Seven: “I was Goldust, and Goldust sucked!” [November 8th, 1999]
In the early days of Goldust’s professional wrestling career, he was simply known in WCW as Dustin Rhodes, a good ol’ Southern boy much like Barry Windham and Tommy Rich of the past. During that time he had much success in the company, capturing the United States Championship, as well as multiple tag team championships with the likes of Ricky Steamboat and Barry Windham. In March of 1995, however, himself and The Blacktop Bully were fired from WCW for bleeding during the infamous King Of The Road match at Uncensored. With that, Rhodes left for the WWF where he became Goldust, the golden-clad, film obsessed “bizarre one”. While Goldust was anything but conventional, he became one of the most popular wrestlers in the company, as well as gaining a measure of success as the WWF Intercontinental Champion while being involved in feuds against the company’s top wrestlers.
In 1999, however, Goldust left the WWF after a good 4-year run with the company to return “home” to WCW, with the gimmick you see above where he was known as Seven. The character was based off of “the strangers” from the film Dark City, with vignettes airing that showed the character watching a child through the window of his home:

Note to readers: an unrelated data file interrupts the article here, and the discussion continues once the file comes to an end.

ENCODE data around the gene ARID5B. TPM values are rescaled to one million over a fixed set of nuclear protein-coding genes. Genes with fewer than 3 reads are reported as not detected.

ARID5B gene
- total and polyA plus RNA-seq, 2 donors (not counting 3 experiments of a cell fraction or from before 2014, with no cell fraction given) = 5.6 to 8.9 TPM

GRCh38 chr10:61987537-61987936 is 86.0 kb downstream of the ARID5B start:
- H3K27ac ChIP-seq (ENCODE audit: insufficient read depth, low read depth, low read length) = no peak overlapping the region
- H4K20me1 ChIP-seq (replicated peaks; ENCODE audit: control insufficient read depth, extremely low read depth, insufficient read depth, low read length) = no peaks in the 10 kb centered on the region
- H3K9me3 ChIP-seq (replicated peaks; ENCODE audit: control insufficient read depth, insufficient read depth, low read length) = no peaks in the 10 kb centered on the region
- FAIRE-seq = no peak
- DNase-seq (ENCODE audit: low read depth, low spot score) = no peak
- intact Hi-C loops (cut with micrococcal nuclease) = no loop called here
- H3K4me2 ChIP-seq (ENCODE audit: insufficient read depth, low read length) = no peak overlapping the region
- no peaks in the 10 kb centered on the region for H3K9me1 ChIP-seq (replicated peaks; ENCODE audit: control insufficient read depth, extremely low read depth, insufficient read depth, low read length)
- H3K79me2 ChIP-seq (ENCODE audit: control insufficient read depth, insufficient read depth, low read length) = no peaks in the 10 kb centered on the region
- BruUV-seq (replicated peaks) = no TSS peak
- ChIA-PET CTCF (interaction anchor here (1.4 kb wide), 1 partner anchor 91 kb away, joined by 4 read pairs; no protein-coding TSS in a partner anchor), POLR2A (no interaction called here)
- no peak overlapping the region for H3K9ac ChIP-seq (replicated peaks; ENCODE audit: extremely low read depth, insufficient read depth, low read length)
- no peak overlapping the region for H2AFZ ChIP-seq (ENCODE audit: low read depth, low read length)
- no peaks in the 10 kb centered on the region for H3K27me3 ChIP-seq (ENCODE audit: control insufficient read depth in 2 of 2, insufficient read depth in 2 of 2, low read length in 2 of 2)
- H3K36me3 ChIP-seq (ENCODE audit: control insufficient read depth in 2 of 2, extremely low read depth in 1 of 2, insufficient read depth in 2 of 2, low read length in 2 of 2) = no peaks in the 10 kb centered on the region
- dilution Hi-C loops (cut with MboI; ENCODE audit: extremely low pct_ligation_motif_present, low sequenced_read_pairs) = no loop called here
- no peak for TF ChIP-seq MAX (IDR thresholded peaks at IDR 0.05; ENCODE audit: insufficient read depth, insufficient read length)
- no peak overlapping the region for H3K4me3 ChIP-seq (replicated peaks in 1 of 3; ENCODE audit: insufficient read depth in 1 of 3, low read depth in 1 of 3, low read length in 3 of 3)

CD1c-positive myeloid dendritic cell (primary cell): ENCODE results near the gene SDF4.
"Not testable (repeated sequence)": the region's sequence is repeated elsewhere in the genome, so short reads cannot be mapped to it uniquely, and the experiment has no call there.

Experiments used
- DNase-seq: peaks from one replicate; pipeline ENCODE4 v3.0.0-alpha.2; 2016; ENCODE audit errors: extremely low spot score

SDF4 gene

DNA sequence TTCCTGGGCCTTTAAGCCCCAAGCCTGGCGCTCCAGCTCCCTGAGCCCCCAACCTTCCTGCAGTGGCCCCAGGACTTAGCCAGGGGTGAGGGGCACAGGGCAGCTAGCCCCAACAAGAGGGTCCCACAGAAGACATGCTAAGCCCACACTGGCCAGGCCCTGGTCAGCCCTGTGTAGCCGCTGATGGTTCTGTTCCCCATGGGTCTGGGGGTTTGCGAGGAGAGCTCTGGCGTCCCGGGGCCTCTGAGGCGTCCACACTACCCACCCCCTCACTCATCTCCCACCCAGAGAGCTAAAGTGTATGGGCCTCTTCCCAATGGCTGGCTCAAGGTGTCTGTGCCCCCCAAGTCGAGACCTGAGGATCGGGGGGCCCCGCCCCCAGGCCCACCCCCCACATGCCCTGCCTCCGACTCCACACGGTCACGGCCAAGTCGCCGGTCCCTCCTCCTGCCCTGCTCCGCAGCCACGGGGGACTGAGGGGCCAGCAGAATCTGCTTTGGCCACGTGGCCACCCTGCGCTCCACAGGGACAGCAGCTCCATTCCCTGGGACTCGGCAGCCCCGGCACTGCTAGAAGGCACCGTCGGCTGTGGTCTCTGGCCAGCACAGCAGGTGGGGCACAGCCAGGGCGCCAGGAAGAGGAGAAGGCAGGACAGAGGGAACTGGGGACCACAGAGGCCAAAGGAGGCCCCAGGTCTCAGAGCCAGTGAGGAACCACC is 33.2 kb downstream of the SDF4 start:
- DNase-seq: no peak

As creepy as it truly was, the gimmick had potential to become something like what Raven had done in the past, or an even more exaggerated cult-leader like Kevin Sullivan had done in the 1980s. Instead, the Turner company’s brass took a look at the gimmick and asked that it be re-worked, as it could be interpreted as a child abductor or molester. Shortly before the gimmick was set to debut, Vince Russo came to WCW and convinced Rhodes to change his gimmick and instead do a worked shoot against the idea, WCW, and his former role in the WWF. On November 8th, 1999, Seven debuted, and was gone. Rhodes instead began wrestling under his real name with the nickname “The American Nightmare”, a callback to father Dusty Rhodes’ nickname, and stayed with the company until it was purchased by Vince McMahon in March of 2001.